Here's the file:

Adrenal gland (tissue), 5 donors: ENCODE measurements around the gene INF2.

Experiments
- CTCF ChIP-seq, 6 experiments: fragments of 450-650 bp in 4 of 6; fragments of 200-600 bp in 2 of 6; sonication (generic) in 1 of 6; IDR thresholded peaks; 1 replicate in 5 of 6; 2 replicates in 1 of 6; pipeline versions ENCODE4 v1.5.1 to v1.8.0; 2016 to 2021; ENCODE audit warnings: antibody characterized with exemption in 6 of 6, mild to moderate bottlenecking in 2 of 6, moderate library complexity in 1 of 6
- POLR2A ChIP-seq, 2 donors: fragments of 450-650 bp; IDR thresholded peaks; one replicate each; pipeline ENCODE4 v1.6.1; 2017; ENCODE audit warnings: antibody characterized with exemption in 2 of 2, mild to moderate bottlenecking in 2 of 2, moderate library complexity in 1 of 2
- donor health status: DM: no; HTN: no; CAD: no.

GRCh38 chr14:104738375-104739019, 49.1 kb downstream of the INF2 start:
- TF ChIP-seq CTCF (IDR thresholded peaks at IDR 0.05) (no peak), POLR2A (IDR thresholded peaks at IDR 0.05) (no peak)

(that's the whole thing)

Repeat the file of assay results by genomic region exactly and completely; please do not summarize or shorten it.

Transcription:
Adrenal gland (tissue), 5 donors: ENCODE measurements around the gene INF2.

Experiments
- CTCF ChIP-seq, 6 experiments: fragments of 450-650 bp in 4 of 6; fragments of 200-600 bp in 2 of 6; sonication (generic) in 1 of 6; IDR thresholded peaks; 1 replicate in 5 of 6; 2 replicates in 1 of 6; pipeline versions ENCODE4 v1.5.1 to v1.8.0; 2016 to 2021; ENCODE audit warnings: antibody characterized with exemption in 6 of 6, mild to moderate bottlenecking in 2 of 6, moderate library complexity in 1 of 6
- POLR2A ChIP-seq, 2 donors: fragments of 450-650 bp; IDR thresholded peaks; one replicate each; pipeline ENCODE4 v1.6.1; 2017; ENCODE audit warnings: antibody characterized with exemption in 2 of 2, mild to moderate bottlenecking in 2 of 2, moderate library complexity in 1 of 2
- donor health status: DM: no; HTN: no; CAD: no.

GRCh38 chr14:104738375-104739019, 49.1 kb downstream of the INF2 start:
- TF ChIP-seq CTCF (IDR thresholded peaks at IDR 0.05) (no peak), POLR2A (IDR thresholded peaks at IDR 0.05) (no peak)